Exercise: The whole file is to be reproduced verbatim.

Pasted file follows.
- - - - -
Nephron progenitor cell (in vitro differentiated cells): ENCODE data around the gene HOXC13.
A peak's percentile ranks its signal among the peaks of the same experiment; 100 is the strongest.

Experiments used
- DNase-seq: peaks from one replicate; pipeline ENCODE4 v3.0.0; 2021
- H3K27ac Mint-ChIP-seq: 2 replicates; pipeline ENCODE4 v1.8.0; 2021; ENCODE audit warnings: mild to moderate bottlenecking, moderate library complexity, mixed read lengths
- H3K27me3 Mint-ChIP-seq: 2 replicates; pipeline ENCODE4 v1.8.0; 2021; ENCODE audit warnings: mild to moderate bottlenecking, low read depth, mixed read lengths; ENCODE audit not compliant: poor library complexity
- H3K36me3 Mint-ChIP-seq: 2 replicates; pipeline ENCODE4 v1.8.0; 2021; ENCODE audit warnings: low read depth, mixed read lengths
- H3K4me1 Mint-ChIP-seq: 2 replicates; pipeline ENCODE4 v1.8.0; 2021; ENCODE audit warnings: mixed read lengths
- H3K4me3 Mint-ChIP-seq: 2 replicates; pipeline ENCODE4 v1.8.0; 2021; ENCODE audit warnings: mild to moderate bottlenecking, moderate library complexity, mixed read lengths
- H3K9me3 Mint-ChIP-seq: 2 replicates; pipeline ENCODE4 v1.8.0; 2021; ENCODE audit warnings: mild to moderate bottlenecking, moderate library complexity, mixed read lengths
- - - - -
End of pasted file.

Nephron progenitor cell (in vitro differentiated cells): ENCODE data around the gene HOXC13.
A peak's percentile ranks its signal among the peaks of the same experiment; 100 is the strongest.

Experiments used
- DNase-seq: peaks from one replicate; pipeline ENCODE4 v3.0.0; 2021
- H3K27ac Mint-ChIP-seq: 2 replicates; pipeline ENCODE4 v1.8.0; 2021; ENCODE audit warnings: mild to moderate bottlenecking, moderate library complexity, mixed read lengths
- H3K27me3 Mint-ChIP-seq: 2 replicates; pipeline ENCODE4 v1.8.0; 2021; ENCODE audit warnings: mild to moderate bottlenecking, low read depth, mixed read lengths; ENCODE audit not compliant: poor library complexity
- H3K36me3 Mint-ChIP-seq: 2 replicates; pipeline ENCODE4 v1.8.0; 2021; ENCODE audit warnings: low read depth, mixed read lengths
- H3K4me1 Mint-ChIP-seq: 2 replicates; pipeline ENCODE4 v1.8.0; 2021; ENCODE audit warnings: mixed read lengths
- H3K4me3 Mint-ChIP-seq: 2 replicates; pipeline ENCODE4 v1.8.0; 2021; ENCODE audit warnings: mild to moderate bottlenecking, moderate library complexity, mixed read lengths
- H3K9me3 Mint-ChIP-seq: 2 replicates; pipeline ENCODE4 v1.8.0; 2021; ENCODE audit warnings: mild to moderate bottlenecking, moderate library complexity, mixed read lengths